California Court of Appeals, Fourth District, First Division
In re JOSE S., a Person Coming Under the Juvenile Court Law. THE PEOPLE, Plaintiff and Respondent,
JOSE S., Defendant and Appellant.
from an order of the Superior Court of San Diego County No.
J199255, Aaron H. Katz, Judge. Affirmed.
Cynthia M. Jones, under appointment by the Court of Appeal,
for Defendant and Appellant.
Becerra, Attorney General, Gerald A. Engler, Chief Assistant
Attorney General, Julie L. Garland, Assistant Attorney
General, Eric A. Swenson and Allison V. Hawley, Deputy
Attorneys General, for Plaintiff and Respondent.
McCONNELL, P. J.
S., a former ward of the juvenile court, moved under Welfare
and Institutions Code section 781 to seal juvenile records
related to an admitted charge of lewd and lascivious conduct
that occurred in 2002. The juvenile court denied the motion,
finding Jose was precluded from relief under section 781
because of an additional admitted and disqualifying charge of
assault with a deadly weapon in 2005. On appeal, Jose
contends that each offense constitutes a separate case for
purposes of section 781 and that the records related to his
2002 offense should, therefore, be sealed. Jose alternatively
asserts that the court's denial of his motion to seal was
improper because the 2005 assault does not fall within the
list of disqualifying offenses set forth in section 707,
subdivision (b). We reject these contentions and affirm the
AND PROCEDURAL BACKGROUND
2002, the district attorney filed a petition under section
602 alleging Jose, age 13 at the time, violated Penal Code
section 288.5, subdivision (a) by engaging in three or more
acts of substantial sexual conduct with his five-year-old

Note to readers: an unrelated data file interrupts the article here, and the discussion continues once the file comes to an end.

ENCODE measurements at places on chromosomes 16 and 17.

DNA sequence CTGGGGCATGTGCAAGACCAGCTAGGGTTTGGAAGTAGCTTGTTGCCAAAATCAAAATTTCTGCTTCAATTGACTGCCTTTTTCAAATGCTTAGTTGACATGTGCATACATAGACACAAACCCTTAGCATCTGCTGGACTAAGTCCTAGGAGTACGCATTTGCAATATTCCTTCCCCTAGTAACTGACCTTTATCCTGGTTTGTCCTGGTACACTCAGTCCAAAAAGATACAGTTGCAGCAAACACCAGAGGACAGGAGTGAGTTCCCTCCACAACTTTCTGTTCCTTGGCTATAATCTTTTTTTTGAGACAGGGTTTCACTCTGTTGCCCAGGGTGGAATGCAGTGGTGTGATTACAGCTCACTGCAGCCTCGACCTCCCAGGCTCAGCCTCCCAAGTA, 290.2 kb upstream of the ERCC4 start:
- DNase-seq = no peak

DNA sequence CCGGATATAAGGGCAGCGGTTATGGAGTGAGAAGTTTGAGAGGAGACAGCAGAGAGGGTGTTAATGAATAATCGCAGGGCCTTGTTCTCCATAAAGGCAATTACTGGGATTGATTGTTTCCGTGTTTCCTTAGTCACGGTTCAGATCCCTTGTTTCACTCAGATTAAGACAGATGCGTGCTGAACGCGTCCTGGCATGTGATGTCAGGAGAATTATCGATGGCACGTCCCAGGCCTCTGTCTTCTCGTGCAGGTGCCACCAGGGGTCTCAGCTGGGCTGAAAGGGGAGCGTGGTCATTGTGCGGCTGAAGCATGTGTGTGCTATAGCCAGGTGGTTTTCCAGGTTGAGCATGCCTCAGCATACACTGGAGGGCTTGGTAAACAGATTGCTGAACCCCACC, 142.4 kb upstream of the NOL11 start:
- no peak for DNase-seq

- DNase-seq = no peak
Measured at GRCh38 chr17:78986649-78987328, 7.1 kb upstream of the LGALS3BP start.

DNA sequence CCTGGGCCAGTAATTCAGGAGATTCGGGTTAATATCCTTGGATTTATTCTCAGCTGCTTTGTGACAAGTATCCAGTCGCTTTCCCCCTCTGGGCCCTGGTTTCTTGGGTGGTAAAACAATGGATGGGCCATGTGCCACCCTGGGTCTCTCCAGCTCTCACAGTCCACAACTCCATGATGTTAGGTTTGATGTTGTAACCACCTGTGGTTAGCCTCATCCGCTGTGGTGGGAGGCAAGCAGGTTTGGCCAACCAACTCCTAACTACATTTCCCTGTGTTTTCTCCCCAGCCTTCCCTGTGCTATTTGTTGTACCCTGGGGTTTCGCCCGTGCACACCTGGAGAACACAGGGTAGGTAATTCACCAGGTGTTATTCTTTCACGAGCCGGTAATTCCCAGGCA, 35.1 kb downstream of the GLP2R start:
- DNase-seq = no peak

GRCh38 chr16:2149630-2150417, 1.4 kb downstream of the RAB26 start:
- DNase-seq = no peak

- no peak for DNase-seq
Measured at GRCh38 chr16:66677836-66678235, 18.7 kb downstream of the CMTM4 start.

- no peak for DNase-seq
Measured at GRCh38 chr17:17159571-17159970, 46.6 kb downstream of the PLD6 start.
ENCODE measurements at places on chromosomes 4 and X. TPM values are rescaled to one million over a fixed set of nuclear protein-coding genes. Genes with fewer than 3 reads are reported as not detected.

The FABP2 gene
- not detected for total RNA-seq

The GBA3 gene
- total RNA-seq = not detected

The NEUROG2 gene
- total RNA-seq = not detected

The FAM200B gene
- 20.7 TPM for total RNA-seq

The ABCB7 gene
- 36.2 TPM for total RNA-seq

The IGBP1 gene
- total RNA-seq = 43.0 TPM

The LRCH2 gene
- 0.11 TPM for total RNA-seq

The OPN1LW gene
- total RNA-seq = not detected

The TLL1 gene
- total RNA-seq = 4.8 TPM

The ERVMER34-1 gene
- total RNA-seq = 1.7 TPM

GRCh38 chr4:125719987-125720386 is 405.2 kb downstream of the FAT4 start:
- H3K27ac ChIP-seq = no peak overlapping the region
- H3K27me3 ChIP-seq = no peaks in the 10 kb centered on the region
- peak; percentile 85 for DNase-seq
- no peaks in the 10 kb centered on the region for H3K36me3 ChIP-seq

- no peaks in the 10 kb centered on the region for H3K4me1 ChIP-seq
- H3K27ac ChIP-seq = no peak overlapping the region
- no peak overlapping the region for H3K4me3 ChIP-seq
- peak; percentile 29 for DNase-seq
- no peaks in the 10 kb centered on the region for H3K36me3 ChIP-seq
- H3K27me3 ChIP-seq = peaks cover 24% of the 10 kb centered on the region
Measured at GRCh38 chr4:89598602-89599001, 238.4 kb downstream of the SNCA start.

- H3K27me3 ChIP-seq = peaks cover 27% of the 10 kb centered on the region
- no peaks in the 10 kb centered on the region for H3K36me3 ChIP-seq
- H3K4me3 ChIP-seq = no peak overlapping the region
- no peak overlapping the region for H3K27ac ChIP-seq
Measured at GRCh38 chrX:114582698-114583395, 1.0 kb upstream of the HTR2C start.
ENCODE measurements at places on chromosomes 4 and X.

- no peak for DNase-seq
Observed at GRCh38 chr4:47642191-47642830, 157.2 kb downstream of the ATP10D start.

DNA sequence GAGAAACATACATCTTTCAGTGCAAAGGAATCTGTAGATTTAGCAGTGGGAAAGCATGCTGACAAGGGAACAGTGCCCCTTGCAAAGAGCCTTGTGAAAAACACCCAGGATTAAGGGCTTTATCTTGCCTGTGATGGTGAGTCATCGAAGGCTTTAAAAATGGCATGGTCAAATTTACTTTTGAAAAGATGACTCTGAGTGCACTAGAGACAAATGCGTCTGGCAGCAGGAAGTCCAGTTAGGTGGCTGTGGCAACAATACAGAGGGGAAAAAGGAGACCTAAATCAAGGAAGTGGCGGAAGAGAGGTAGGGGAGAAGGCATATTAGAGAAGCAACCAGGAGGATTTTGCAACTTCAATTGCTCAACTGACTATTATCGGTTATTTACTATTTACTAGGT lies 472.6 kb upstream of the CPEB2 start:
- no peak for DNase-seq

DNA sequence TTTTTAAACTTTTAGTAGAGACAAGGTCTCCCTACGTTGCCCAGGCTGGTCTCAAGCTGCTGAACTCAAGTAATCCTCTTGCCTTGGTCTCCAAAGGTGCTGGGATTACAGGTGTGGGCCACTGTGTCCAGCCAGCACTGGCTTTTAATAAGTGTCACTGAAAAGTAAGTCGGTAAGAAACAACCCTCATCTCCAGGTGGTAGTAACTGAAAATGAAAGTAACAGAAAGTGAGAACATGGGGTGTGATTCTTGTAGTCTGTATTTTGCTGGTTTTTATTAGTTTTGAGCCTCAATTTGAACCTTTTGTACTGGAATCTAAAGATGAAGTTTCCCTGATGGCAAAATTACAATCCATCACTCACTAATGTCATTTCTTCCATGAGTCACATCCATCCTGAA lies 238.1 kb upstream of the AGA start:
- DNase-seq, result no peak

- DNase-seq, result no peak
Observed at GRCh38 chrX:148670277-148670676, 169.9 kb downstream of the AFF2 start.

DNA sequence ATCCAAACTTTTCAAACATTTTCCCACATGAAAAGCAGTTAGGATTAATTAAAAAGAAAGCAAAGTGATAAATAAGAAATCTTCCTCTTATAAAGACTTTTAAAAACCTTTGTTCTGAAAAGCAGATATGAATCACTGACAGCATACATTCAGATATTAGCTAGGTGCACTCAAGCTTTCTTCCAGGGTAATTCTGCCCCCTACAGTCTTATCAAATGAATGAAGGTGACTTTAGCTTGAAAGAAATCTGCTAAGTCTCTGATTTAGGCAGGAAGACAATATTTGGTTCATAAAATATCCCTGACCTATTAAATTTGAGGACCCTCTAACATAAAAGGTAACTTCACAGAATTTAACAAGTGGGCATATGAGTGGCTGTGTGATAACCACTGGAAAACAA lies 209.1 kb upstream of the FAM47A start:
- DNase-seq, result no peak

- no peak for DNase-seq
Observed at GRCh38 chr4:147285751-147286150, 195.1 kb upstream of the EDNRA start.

sister. Jose admitted a violation of the lessor included
offense of lewd and lascivious conduct under Penal Code
section 288(a), was adjudged a ward of the juvenile court,
and placed on probation. Jose was initially placed with
extended family and later in a group home. He received sexual
offender treatment and, according to probation department
reports, did well in his placements.
December 2005, shortly after the juvenile court returned Jose
to his parents' care, he was taken into custody by the
probation department and the San Diego County Police
Department after stabbing another high school aged boy. Jose
told the investigating police officer that the victim had
taunted him for over a year and on the day of the fight had
antagonized him. Jose admitted to the officer that he chased
the boy down with a knife in his pocket and stabbed him twice
before fleeing the scene and throwing the bloody knife in a
result, the district attorney filed a second petition in
Jose's existing delinquency matter alleging Jose
committed attempted murder (Pen. Code, §§ 187,